Hello and welcome to today's blog post.
Our blog posts and eBooks are primarily aimed at beginners.
However, there is also a very active part of our community with highly qualified professionals, amateur radio operators, engineers, software developers, etc.
People who have been working professionally in research and development for many years, and who blindly master tools like Atmel Studio, or even voluntarily use Eclipse as a code editor.
The Arduino IDE is very suitable for getting started. Most customers start the IDE, insert a sample code via Copy & Paste, possibly adjust a few more lines, and load the whole thing onto your microcontroller.
But if you want to implement larger projects, you will quickly reach the limits of the IDE. This starts with the lack of versioning, the lack of features such as code completion, and at the latest when you are working on multiple projects that require different versions of the same library, it becomes frustrating.
Today, we would like to introduce you to probably the most popular alternative at the moment: PlatformIO.
Those who have only recently started working with microcontrollers, going to the manufacturer's side, will probably be deterred first. There is talk of 'IoT', 'ecosystem', 'frameworks'. Then comes a list of features, and overloaded screenshots.
If you haven't been deterred by it yet, and go to "Install PlatformIO Now", you'll be offered two options: Atom or VSCode.
I could imagine that many have made it to this site, and then thought "this is not for me - I prefer to stay with the Arduino IDE".
This is a pity because PlatformIO is much more powerful than the Arduino IDE.
1. The beginner
This section is intended for people who have so far programmed little or not at all, and whose preferred program for editing texts and saving screenshots is MS Word.
Maybe you're wondering why you need your own "code editor"?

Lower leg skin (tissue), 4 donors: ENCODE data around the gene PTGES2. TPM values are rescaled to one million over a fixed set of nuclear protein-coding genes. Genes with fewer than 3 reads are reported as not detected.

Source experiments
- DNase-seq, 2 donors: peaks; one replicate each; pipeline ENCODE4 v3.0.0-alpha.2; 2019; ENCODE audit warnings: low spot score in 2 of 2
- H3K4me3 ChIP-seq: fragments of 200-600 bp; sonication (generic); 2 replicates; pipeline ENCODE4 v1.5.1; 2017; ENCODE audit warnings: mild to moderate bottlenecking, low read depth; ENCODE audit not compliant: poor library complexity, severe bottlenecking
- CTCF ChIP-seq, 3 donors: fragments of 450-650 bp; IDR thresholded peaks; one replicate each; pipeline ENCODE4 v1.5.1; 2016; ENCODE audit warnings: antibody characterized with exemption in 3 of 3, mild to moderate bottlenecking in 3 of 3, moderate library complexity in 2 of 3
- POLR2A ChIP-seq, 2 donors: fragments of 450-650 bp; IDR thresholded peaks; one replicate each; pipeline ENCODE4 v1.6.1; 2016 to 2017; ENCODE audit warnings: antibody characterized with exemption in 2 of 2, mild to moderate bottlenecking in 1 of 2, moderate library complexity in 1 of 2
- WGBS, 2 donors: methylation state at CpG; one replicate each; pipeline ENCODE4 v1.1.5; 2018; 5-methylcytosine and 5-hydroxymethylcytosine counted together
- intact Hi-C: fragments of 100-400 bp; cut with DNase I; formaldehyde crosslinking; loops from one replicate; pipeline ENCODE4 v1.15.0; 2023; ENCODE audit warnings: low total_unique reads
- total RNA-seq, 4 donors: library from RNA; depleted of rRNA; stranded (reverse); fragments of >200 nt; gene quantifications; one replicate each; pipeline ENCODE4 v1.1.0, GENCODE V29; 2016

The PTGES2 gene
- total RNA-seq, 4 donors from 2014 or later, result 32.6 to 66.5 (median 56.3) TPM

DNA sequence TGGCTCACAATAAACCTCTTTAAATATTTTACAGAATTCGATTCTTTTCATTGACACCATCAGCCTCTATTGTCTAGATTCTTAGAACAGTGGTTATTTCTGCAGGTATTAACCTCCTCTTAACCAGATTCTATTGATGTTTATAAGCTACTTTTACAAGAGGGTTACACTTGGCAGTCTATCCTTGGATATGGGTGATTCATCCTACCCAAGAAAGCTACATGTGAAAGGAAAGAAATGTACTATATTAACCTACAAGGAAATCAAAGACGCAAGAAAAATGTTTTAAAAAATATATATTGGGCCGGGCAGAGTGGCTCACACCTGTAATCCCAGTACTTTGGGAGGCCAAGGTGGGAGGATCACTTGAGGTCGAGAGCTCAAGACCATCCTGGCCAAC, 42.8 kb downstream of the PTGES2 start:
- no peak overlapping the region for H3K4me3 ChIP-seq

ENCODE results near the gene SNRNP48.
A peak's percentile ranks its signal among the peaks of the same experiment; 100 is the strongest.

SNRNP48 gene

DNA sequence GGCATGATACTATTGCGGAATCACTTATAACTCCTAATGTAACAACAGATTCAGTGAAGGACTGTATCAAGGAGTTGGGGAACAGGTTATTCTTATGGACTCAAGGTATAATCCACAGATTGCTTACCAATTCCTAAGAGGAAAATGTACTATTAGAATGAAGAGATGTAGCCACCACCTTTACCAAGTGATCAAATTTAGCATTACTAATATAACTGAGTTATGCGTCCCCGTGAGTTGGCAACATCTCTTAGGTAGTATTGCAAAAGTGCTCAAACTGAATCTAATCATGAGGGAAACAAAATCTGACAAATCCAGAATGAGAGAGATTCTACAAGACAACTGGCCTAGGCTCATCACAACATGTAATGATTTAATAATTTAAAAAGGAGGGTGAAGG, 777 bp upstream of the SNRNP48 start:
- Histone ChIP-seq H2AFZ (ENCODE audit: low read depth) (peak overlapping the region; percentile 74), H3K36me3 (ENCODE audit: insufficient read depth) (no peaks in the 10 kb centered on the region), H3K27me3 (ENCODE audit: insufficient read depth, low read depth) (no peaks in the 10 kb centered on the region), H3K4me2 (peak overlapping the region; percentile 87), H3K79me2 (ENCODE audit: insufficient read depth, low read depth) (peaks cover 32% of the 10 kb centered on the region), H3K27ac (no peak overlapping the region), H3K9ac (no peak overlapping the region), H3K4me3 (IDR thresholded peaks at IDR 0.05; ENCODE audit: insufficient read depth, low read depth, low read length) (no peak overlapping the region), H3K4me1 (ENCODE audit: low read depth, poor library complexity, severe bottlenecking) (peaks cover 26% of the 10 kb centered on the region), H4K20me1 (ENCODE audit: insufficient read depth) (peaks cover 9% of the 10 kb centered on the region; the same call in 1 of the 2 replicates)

On a normal PC there are usually several programs to create a text:
- Word (Office) or Writer (LibreOffice/OpenOffice)
If you want to write a letter, with letterhead, header and footer, etc., you usually resort to a word processor like Word. A word processor is a powerful tool and offers a variety of functions and options such as spell checking. It therefore makes sense for such a text document to take a word processor.
Of course, you could also write the letter in Notepad. Notepad is not a word processor, but a text editor. This is usually used to edit configuration files. However, as soon as someone tries to write a letter in Notepad, you quickly reach the limits.
The same is true of a code editor. You can easily write and save a program for the Arduino in Notepad. Here you can see the same code in both a simple text editor and in the Arduino IDE:
The most striking is the fact that the source code is displayed in color in the Arduino IDE. However, the Arduino IDE offers some practical tools that are not available in the simple text editor. It is e.g. possible to mark a text area with the mouse and to indent the entire text block with the TAB key. In the options we can also turn on line numbering and enable code folding to easily show and hide logically related sections of code such as classes or methods.
This functionality makes working with source code a lot more convenient. However, there are a variety of other editors that outshine the Arduino IDE.
2. The code editor
The range of text editors is rather confusing. When asked which is now best suited for programming your microcontroller, everyone will answer you differently. I made my first steps in programming in an editor called "vi" on Solaris. For years I was convinced that I would never need another text editor because I can do everything much faster in "vi" than in these "klickibunti" alternatives. In the meantime I am happy if I manage to edit a configuration file in the vi editor the first time without inserting an unwanted line break, daring the change and opening the file again.